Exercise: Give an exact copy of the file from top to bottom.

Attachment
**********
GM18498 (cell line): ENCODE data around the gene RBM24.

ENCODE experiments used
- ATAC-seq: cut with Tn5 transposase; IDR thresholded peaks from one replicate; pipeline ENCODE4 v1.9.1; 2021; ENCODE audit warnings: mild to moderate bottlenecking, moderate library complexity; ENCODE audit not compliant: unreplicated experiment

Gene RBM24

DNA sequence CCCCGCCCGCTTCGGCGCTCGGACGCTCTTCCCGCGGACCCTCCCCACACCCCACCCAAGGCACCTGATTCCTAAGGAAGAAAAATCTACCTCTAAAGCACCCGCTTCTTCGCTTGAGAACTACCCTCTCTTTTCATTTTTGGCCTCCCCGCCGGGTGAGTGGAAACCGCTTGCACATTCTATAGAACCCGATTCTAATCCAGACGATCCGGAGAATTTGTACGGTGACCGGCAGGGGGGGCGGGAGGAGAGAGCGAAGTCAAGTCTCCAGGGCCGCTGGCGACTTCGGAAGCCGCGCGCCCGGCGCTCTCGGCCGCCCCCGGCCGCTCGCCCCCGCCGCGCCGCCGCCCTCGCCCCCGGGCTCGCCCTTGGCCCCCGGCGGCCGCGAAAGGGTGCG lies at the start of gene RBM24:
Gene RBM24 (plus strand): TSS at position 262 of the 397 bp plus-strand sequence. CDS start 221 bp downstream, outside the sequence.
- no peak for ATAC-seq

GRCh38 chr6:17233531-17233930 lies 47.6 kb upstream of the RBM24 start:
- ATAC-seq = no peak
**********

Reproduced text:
GM18498 (cell line): ENCODE data around the gene RBM24.

ENCODE experiments used
- ATAC-seq: cut with Tn5 transposase; IDR thresholded peaks from one replicate; pipeline ENCODE4 v1.9.1; 2021; ENCODE audit warnings: mild to moderate bottlenecking, moderate library complexity; ENCODE audit not compliant: unreplicated experiment

Gene RBM24

DNA sequence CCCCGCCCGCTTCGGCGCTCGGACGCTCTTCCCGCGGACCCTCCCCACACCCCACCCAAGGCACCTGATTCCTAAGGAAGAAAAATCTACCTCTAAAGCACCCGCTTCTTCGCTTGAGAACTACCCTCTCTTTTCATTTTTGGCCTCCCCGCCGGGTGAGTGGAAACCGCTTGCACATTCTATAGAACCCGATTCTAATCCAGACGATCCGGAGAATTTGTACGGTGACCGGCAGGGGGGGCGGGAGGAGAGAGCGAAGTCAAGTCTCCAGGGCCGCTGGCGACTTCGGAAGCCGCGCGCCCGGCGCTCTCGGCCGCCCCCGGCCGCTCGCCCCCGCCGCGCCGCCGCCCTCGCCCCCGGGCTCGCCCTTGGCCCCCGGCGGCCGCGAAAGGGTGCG lies at the start of gene RBM24:
Gene RBM24 (plus strand): TSS at position 262 of the 397 bp plus-strand sequence. CDS start 221 bp downstream, outside the sequence.
- no peak for ATAC-seq

GRCh38 chr6:17233531-17233930 lies 47.6 kb upstream of the RBM24 start:
- ATAC-seq = no peak